Practice Start Up

Ready to go out on your own?

We’ll Help You Skip the Risks, Fears, Doubts and Sleepless Nights And Actually ENJOY Starting the Veterinary Practice of Your Dreams

You can’t afford to make mistakes. And you won’t, with us to guide you.

Dear Veterinary Students, New Graduates and Associates,

You’ve had the dream for years… A practice of your own where you could finally do things right. A practice without the mistakes you see other vets making. One that lets you do the most for your patients while bringing in an income that lets you (finally) pay off your school loans and start enjoying life.

I understand. Because I dreamed those dreams, too. And even made them come true (despite some scary missteps and a couple of near-death experiences along the way).

So I also know about the worries. There’s just so much to think about. And starting a new practice is always risky – especially in times like these.

If nothing else, the economic meltdown has proved that the old idea that veterinary practices were recession proof simply isn’t true.

I don’t have to tell you that this time around vets are suffering right along with everyone else. You can see it in the shelters that are filling up with pets their owners can’t afford to care for. And you don’t have to be a mind reader to know what’s going to happen when folks have to choose between paying the rent and taking their animals in for check-ups and shots.

Today there’s just no room for rookie mistakes. If you’re going to succeed, you have to hit the ground running.

Been There, Done That, Made it Work

That’s where we come in. I’m Dr. Keith Webb, founder of Veterinary Management Consultants and I’ve help build several million dollar practices from scratch. So I know how it feels to want something so much you can practically taste it – AND how it feels to lie awake every night wondering if you made the right decision about this or that and what’s going to happen if you got it wrong.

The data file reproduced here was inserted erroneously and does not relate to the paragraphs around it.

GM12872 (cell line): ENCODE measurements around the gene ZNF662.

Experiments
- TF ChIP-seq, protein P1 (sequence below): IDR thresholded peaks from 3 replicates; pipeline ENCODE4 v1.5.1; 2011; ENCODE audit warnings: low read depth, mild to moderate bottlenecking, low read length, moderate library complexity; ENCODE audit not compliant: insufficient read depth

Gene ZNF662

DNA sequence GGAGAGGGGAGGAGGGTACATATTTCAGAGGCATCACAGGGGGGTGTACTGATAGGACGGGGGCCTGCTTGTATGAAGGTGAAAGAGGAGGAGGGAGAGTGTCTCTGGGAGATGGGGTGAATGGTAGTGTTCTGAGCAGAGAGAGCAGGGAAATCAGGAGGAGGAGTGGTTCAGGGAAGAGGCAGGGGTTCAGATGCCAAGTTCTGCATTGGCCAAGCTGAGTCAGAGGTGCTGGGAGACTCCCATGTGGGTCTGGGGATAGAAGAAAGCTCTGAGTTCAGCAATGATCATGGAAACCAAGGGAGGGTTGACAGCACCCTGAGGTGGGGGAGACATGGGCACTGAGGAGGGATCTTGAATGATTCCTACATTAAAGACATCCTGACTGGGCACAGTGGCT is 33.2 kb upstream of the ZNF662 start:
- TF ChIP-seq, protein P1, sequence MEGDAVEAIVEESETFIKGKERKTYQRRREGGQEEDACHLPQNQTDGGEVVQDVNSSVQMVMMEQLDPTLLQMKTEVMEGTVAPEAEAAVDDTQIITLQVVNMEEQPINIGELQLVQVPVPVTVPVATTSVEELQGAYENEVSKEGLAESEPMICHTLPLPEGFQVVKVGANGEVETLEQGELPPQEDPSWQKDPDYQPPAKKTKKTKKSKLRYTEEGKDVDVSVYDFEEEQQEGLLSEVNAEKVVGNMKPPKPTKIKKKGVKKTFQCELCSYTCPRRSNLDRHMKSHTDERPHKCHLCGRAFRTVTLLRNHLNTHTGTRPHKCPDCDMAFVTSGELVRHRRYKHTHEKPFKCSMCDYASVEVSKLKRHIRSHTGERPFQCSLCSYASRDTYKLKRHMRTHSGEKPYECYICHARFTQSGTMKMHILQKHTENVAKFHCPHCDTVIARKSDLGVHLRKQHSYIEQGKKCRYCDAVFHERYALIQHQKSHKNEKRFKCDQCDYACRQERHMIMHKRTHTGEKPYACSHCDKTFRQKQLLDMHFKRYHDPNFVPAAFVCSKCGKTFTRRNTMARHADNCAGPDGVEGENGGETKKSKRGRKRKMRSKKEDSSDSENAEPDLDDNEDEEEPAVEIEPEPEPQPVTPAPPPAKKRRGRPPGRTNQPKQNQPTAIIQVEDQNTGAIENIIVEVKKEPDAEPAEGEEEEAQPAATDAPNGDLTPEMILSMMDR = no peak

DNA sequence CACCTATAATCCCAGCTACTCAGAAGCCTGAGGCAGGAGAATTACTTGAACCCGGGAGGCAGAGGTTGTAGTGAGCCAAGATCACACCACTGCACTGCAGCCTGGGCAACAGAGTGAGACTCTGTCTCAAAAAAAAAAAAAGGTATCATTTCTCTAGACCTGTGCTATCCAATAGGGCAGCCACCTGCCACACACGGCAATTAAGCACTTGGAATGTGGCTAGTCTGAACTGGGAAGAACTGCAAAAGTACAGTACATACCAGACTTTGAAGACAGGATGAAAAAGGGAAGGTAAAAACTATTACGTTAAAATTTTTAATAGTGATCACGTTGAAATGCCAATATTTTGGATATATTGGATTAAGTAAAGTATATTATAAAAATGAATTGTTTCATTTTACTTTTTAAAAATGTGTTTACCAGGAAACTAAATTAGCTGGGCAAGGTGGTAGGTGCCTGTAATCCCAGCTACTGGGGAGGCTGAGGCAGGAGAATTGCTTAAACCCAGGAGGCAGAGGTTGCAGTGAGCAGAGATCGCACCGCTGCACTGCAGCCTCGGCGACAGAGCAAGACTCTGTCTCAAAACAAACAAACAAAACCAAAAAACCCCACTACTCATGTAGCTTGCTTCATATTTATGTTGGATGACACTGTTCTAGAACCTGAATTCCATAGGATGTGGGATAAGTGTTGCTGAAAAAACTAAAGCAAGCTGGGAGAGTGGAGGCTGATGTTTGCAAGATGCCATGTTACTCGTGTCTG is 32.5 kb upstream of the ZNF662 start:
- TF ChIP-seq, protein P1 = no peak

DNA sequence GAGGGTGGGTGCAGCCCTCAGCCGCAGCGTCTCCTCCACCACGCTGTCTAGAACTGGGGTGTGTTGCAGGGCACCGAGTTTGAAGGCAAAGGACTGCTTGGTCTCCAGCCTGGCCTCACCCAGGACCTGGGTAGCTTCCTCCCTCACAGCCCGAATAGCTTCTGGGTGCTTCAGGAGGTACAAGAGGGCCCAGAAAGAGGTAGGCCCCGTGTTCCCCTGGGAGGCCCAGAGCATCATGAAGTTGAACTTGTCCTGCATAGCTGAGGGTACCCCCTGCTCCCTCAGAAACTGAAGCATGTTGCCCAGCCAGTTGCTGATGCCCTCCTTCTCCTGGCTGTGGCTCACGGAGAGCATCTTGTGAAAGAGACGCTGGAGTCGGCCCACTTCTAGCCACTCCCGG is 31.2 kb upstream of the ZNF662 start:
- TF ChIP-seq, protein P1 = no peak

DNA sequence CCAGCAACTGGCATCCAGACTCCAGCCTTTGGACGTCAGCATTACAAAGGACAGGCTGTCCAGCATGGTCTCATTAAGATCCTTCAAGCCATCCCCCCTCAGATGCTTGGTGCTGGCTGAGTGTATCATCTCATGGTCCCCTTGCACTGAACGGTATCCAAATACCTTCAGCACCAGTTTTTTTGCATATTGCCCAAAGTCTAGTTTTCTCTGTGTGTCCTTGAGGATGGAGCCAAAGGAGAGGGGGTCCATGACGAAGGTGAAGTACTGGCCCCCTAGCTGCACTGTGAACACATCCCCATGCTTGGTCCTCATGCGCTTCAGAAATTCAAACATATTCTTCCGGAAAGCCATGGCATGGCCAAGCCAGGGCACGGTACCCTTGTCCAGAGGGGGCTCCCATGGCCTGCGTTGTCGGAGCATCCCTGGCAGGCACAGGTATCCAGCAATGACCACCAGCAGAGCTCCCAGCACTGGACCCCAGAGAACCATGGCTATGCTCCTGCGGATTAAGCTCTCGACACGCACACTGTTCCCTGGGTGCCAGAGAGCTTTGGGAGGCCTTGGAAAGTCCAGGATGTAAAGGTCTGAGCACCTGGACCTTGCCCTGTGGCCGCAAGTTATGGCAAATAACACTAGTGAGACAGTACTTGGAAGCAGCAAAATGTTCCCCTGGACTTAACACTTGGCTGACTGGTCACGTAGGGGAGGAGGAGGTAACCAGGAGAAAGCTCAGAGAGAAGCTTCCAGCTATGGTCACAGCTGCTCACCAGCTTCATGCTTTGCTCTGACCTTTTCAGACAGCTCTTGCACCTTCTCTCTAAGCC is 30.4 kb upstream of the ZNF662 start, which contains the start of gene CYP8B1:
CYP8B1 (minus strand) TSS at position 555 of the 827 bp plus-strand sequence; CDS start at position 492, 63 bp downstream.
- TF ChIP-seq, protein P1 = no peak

Today, I spend most of my time helping veterinarians like you avoid the pitfalls and build practices that make them proud. But, I have to tell you, getting to where I am now was anything but a sure thing.

I wasn’t born with a silver spoon in my mouth and I didn’t show a whole lot of early academic promise. But I did have great parents, and thanks to their example I made it to college and veterinary school.

Then I graduated – with a truly scary amount of student loans, a ton of great clinical information and NO IDEA WHATSOEVER how to build a successful practice.

I felt like I’d been dropped into the middle of a desert without a single road sign to point me in the right direction. And I would have given almost anything for a guide to put me on the right path, show me how to avoid the pitfalls and encourage me along the way.

Instead I put my dreams on hold for eight long years as I took a job as an associate and went to work learning everything I could about business, management, human resources, marketing – you name it.